New Teachers

Experienced Teachers Reflect on Their First Year

August 23, 2012
Photo credit; lindabrandon via flickr (CC BY-NC-SA 2.0)

This year I had the opportunity to work with many educators in national and global workshops. On two of these occasions, I asked the teachers to share their wisdom by answering the question, "What I know now that I wish I had known as a first year teacher is . . . "

A recurring theme among their answers was the awareness of -- and responsiveness to -- the needs and interests their students. As one educator remarked, "Each moment presents us with opportunities and challenges. We succeed when we know our students as individuals, know our subjects well, and trust ourselves to respond creatively and learn from our mistakes."

Answers like this demonstrate flexibility and responsiveness among experienced educators -- way beyond the pedagogy they were taught. These educators revealed how they were open to learn about, evaluate and, when appropriate, incorporate changes to their teaching. They displayed this responsiveness when it came to new strategies, curriculum, standards and correlations from neuroscience and cognitive science, as well as changes in student populations, cultures and needs.

Below are some of the responses I got from experienced teachers when they were asked what they wished they’d known as first-year teachers.

In the Classroom

1) State Clear Expectations for Classroom Behavior

Anne Manalo-Hussein, an experienced teacher from Macon County Elementary School, Macon County, Georgia, offers this advice:

2) Practice Mindful Leadership

More good advice comes from Donna Green, Associate Professor of Early Childhood Education at College of the Desert, Palm Desert, California:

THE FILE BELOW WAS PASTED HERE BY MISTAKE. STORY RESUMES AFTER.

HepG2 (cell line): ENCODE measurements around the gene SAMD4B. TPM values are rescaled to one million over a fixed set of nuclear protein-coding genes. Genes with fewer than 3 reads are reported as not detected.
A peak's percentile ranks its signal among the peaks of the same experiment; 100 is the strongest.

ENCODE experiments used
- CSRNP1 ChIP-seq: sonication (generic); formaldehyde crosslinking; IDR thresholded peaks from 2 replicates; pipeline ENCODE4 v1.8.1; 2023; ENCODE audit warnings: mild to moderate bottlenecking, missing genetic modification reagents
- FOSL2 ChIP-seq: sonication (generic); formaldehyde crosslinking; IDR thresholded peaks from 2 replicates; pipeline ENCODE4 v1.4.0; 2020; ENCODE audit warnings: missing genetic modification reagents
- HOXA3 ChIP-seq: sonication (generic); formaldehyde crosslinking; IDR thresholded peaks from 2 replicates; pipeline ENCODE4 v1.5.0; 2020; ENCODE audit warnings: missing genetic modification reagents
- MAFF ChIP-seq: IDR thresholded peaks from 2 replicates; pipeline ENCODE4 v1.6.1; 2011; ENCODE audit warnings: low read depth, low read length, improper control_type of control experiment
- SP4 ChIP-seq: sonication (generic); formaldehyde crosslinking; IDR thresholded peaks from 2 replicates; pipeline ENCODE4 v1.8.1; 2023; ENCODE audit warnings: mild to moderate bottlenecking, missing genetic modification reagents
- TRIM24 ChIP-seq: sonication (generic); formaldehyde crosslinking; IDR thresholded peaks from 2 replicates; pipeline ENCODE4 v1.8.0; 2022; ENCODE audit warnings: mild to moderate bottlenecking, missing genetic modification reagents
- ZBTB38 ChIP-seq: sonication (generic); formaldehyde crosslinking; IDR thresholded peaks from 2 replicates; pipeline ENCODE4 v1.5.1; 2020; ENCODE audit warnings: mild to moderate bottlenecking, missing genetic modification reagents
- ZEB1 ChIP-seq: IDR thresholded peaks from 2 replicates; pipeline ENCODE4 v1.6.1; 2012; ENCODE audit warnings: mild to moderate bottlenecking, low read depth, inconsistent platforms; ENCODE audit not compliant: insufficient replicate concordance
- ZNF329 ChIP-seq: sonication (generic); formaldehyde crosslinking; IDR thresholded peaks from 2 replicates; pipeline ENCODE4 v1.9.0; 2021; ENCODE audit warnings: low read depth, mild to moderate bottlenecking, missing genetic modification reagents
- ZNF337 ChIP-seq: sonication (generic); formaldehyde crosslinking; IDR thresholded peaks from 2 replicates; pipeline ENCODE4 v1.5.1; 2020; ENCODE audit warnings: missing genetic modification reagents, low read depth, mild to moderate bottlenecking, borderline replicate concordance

3) Be Aware of Perceptions of Threat

And Tanessa Bass, fourth grade teacher at John H. Amesse Elementary in Denver, offers this insight into creating a safe classroom container:

And from Nancy Sell of Screven County High School, Sylvania, Georgia:

And to conclude with a couple of anonymous suggestions:

4) Remember There Are No "Bad" Kids

Jessica Terrazas, elementary school teacher at Universidad de Monterrey, Nuevo Leon, reminds us:

Brenda Lake of Pierce County, Georgia notes that:

5) Invite Risks and Forgive Failure

An anonymous responder writes:

Bill Vance, Department Chair of Religion and teacher at Totino-Grace High School, Fridley, Minnesota suggests:

And Becky Aikens from Taft County, Georgia offers:

How to Engage and Motivate

6) Be a Role Model

Bill Vance has something to say about this, too:

7) Create Meaningful Challenges

Nicole Dahlberg of Hasty Elementary, Cherokee County, Georgia shares:

And here's one of my favorites from Albert Einstein (who didn't actually attend any of those workshops):

8) Remember That the Brain Seeks Pleasure

Angelique Jackson, a professor at Chicago State University, notes:

9) Follow Students’ Lead

Tim Smith, a teacher at Congressional Schools of Virginia in Falls Church, advises:

Bill Vance adds:

10) Teach to Multiple Senses

Angelique Jackson of Chicago State says:

Ashlee Mitchell, MS/CCC-SLP at Stilson Elementary in Bulloch County, Georgia adds:

Your Turn

I hope that, as readers, you will add your own responses to the same question. Help us guide the thousands of new teachers who have just started or are about to begin their very first year in our profession.

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